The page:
Through the eyes of a Mongolian student

Her real name is Munkhtamir, last name “G”. That’s a little tough for Americans who have never encountered anyone from Mongolia and may not be at all sure just where to find her country on the world map. So the charming, outgoing 17-year-old who spent two weeks in July with her friend Andrea Dean in Fort Collins answers to Tamira in the U.S.

As part of a program sponsored by the Mongolian 4-H Youth Organization, Tamira hosted Dean last summer when she traveled to Mongolia, when Dean was one of two Colorado high school juniors among a group of 28 students chosen to participate in the Enhancing Global Perspective Youth Leadership Program.

Andrea Dean and Tamira G.
Andrea Dean and Tamira G.

Last summer’s excursion was sponsored by the U.S. State Department’s Bureau of Educational and Cultural Affairs, administered through the University of Wyoming 4-H Youth Development Program.

Dean’s experience in Mongolia included a visit with the president of the country, a camping trip with nights spent in a “ger,” a traditional Mongolian home, much like a a yurt, and a home stay with Tamira and her family. She never dreamed that Tamira would be able to visit her in the U.S.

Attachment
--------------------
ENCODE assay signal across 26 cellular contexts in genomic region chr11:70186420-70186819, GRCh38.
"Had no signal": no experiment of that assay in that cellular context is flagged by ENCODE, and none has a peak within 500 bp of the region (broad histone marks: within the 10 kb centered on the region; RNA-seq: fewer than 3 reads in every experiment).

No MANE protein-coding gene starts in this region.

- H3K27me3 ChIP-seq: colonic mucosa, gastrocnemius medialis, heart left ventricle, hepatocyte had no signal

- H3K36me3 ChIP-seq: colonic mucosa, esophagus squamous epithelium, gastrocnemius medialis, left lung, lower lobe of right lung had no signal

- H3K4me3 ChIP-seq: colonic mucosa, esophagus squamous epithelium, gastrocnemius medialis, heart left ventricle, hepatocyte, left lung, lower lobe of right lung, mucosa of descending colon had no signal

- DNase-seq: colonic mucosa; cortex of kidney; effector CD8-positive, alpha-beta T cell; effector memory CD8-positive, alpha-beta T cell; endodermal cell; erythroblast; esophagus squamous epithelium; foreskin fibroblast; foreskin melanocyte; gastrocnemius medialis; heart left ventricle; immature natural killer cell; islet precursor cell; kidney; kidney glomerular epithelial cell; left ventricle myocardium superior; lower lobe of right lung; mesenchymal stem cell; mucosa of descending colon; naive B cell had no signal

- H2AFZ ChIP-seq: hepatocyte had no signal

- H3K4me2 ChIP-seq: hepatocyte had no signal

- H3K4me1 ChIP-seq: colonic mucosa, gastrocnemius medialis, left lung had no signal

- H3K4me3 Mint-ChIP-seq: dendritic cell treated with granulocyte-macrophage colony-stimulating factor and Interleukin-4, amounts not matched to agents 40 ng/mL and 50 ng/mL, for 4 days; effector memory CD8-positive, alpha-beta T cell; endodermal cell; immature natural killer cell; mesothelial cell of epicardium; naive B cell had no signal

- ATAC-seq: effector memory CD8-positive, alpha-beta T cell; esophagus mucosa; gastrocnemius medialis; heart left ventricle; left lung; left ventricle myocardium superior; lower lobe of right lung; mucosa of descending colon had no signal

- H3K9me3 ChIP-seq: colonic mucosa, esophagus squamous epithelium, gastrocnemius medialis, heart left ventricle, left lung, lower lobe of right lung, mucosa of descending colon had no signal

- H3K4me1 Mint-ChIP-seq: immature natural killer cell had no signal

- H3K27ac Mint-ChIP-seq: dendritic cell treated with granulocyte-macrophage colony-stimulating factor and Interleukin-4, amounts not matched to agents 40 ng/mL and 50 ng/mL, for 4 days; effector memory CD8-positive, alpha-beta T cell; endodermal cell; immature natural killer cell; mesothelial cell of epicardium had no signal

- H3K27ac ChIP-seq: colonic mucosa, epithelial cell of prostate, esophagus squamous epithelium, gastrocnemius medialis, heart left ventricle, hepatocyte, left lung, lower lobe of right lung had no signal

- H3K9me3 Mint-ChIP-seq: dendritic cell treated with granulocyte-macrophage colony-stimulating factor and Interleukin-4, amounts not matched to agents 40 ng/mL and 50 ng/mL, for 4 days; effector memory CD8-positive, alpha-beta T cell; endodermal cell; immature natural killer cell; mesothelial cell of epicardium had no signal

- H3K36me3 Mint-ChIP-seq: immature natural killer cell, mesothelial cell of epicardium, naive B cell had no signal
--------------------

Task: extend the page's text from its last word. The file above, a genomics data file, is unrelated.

Like Dean, Tamira is a recent high school graduate. She will attend college in the fall in Ulaanbaatar, the capital of Mongolia, to study technical translation.

The flight to the U.S. was her first. During her time in the U.S., she visited South Dakota, Wyoming and Utah, and spent time in Steamboat Springs. She had a taste of the “big city” on a visit to Chicago.

Tamira’s hometown of Kharkhorin has a population of 14,000. “Fort Collins feels like a big city to me,” she said.

She’s so service-oriented that she asked for ways to volunteer while here and spent time helping with river clean-up in Steamboat Springs and serving lunch to the homeless in Fort Collins.

Tamira had many first-time experiences in the U.S., including going to a church, zoo, on a gondola and go-kart, to a Cirque du Soleil performance and a rodeo. Tamira also learned how to make pizza from scratch, a skill she will take home with her, and was surprised to learn that Americans keep dogs as household pets. There is no electricity or running water in her home, making those necessities to Americans new experiences for her as well.

Tamira taught her host family to play games with a set of sheep ankle bones and shared the history and customs of her country. She is the third child and only girl in her family of four children. Tamira’s mother is a nurse and her father a driver for a government agency. The family has nomadic relatives whom they see frequently.

The friendliness of the people she met in the U.S. came as a surprise to Tamira as it did to Dean during her time in Mongolia. When asked about an overall impression of the country, Tamira retreated into Americanisms: “Awesome,” she said. “Amazing.”

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